What to do when your dog's breath smells

2 August 2023 - 6 min read

The information in this article has been reviewed by Team ManyPets on 2 August 2023 . Although it may provide helpful guidance, it should not be substituted for professional veterinary advice.

Person holding dogs mouth open

There's nothing quite like the companionship of your dog. Whatever kind of day you’re having, their love is endless. But sometimes love isn’t all you get when you’re giving cuddles.

If your dog has bad breath, it’s something you shouldn't ignore as it isn’t always due to what they’ve eaten. It can also be a sign of a health issue that needs attention.

Dogs cannot express their discomfort as we do. They rely on us to decode their signals, and a change in their breath can be one of them.


Top-quality pet insurance

Squeaky-clean pet insurance

Our cover helps your pet with accidents and illnesses with no nasty surprises, like hidden fees and annual payout limits.


Understanding your dog's breath smell

At this point images of sniffing our dog’s breath, like we would a fine wine springs to mind. It may not be as pleasant, but it’s something we do need to do.

Just like humans, dogs have a distinctive breath smell but it’s not typically fresh or minty like ours. A dog's normal breath can vary depending on their diet and dental health.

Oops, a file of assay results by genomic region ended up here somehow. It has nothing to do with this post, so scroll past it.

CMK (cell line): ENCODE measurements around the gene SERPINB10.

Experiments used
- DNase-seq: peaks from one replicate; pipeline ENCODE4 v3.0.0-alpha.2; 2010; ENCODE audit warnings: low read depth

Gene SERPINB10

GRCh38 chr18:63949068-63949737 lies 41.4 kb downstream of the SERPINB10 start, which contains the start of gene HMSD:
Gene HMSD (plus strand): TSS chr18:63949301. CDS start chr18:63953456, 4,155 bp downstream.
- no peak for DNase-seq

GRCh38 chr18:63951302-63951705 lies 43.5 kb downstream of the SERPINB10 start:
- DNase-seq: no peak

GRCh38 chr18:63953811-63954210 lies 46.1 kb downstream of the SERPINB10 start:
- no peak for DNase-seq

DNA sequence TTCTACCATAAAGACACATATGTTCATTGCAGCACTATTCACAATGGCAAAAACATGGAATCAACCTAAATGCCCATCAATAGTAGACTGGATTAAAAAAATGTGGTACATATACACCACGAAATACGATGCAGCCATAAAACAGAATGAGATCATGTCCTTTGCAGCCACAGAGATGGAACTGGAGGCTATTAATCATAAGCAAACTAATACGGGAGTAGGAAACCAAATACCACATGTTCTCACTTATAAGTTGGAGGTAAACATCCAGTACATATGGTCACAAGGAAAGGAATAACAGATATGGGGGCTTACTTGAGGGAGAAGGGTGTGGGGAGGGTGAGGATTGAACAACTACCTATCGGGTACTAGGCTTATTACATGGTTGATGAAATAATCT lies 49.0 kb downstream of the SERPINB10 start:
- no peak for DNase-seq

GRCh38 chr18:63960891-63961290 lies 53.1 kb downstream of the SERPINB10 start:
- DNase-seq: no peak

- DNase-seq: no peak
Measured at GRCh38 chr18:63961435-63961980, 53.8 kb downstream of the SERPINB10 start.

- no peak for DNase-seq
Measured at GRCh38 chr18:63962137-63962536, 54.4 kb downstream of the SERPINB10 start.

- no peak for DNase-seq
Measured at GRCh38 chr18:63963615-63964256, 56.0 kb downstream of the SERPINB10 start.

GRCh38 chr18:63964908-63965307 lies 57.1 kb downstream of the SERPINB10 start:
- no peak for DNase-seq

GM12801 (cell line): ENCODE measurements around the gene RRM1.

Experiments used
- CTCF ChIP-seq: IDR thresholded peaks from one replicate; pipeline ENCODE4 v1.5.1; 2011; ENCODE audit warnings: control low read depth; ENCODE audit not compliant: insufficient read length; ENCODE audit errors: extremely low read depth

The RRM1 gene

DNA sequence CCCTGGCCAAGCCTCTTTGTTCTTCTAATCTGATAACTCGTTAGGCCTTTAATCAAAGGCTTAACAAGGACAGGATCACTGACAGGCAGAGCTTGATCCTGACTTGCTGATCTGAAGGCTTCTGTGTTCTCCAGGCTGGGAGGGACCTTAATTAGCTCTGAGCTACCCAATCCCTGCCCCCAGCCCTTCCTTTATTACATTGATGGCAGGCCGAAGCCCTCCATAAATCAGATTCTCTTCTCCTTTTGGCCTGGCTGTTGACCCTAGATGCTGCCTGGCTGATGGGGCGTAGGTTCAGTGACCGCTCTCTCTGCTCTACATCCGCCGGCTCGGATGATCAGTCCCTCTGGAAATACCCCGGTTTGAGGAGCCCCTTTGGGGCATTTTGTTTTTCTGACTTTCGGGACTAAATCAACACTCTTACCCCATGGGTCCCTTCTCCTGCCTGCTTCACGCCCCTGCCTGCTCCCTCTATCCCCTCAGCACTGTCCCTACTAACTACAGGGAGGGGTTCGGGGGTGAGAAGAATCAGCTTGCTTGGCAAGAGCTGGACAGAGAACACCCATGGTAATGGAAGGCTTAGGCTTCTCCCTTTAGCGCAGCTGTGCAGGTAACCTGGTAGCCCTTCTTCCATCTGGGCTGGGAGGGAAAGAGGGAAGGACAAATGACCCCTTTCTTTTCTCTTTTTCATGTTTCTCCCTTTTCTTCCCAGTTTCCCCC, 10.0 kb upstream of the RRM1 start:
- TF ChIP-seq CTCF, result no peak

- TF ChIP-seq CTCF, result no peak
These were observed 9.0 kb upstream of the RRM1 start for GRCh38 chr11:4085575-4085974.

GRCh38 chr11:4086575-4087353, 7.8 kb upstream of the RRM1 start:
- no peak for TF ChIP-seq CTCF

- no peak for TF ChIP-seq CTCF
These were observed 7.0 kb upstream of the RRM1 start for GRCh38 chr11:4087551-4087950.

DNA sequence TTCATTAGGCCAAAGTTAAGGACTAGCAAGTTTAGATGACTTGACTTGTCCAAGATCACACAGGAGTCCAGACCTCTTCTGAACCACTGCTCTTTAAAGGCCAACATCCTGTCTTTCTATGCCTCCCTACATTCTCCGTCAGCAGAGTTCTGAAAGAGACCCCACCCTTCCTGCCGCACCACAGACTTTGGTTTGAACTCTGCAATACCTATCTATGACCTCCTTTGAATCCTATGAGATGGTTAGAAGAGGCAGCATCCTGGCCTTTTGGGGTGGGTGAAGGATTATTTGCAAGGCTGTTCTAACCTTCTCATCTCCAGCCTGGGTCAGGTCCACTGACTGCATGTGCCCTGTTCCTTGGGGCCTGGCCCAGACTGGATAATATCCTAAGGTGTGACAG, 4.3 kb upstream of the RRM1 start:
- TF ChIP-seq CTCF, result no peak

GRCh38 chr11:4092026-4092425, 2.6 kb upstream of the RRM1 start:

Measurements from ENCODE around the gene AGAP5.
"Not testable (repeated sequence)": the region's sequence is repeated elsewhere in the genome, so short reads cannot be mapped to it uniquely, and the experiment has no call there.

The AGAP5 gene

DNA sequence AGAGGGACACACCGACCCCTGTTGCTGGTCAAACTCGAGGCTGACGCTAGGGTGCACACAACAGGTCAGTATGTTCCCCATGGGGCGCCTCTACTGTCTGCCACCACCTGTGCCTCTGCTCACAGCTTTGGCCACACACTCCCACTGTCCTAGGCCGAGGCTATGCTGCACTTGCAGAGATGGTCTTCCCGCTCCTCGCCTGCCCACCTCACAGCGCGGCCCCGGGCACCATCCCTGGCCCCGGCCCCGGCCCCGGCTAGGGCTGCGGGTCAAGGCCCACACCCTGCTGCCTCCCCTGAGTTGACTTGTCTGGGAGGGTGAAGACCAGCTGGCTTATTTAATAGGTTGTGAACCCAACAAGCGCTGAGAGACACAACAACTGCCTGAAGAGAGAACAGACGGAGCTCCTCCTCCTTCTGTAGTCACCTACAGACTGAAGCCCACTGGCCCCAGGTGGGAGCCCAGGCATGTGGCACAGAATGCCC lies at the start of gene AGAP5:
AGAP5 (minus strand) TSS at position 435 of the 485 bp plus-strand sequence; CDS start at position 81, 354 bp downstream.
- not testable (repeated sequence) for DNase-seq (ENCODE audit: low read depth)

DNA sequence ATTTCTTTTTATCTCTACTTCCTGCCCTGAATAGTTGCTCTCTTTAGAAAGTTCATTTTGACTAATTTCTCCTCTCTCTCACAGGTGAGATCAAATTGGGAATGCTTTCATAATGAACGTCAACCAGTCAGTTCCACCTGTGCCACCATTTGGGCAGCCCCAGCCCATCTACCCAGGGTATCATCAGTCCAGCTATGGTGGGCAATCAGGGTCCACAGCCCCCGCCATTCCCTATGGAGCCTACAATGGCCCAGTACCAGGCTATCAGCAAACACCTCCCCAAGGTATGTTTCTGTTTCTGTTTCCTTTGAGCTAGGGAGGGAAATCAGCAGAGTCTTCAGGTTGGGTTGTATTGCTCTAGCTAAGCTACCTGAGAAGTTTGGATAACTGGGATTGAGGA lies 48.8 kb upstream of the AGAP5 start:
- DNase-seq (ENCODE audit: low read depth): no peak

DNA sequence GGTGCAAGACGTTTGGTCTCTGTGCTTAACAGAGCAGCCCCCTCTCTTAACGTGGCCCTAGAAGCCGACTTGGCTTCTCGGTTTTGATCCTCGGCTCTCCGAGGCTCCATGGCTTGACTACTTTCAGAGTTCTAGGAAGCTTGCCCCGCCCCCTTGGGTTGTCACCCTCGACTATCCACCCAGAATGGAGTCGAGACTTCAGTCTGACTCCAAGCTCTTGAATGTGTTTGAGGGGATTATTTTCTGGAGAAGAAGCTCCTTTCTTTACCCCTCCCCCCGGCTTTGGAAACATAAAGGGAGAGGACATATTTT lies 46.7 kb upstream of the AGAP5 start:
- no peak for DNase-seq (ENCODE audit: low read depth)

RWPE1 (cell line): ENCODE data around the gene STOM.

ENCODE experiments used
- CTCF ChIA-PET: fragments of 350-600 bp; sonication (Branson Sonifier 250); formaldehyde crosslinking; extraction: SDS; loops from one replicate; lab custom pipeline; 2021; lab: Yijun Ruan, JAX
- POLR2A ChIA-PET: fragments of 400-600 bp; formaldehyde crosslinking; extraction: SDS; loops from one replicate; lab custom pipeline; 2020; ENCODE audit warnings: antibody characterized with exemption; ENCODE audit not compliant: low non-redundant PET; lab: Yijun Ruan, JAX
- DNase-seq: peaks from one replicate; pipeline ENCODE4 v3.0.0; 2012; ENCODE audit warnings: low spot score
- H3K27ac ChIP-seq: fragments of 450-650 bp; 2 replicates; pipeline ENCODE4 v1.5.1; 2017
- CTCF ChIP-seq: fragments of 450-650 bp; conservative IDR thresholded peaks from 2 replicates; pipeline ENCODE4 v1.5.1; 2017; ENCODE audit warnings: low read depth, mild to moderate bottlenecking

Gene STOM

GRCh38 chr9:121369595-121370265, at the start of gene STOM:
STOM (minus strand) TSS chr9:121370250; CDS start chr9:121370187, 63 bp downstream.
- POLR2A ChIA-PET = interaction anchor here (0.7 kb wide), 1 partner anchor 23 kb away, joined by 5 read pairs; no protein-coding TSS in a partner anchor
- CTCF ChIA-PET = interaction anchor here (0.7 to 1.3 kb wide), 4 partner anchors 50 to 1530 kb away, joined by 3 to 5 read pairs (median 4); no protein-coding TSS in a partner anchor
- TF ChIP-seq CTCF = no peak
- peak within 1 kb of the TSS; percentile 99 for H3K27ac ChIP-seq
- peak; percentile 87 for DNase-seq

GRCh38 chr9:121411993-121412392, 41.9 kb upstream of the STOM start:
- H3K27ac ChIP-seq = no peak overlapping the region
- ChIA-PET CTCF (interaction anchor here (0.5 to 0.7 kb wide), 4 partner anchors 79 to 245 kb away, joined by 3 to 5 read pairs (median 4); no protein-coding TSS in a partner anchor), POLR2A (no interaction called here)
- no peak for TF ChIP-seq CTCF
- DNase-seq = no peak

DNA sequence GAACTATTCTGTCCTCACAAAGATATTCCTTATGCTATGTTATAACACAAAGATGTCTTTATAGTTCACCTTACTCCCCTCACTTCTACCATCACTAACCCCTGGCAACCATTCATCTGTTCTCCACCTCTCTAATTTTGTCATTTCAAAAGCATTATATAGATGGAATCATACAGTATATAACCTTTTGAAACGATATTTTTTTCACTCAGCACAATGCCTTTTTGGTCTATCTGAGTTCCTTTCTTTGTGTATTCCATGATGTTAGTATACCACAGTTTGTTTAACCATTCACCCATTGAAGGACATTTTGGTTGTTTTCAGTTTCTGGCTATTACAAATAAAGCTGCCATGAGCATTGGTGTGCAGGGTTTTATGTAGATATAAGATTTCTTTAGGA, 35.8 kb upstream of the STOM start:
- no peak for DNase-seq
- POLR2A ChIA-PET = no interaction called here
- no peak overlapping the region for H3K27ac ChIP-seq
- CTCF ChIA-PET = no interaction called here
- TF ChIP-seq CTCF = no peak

Occasionally bad breath can also be a sign of a more serious health issue, so it's a good idea to get it checked out by a vet. If you’re a ManyPets insurance customer you get unlimited, 24/7 online vet advice.

The age of your pet can also affect their breath. Puppies tend to have sweeter breath than older dogs due to things like their diet, developing normal oral bacteria and even teething, when their baby teeth fall out and adult teeth come in. As pets age, it’s more likely they may have health problems causing the condition.

Common causes of bad breath in dogs

Dental disease

One of the most common causes of bad breath in dogs is periodontal disease, better known as dental disease.

Dogs can have plaque build-up and tartar, just like us, leading to gum disease. This starts with gingivitis, which is the early stage of gum disease and can lead to inflammation of the tissue, known as the periodontium, that surrounds and hangs onto the tooth in the skull. This is known as periodontal disease and can lead to pain, tooth loss, gums receding and bone loss.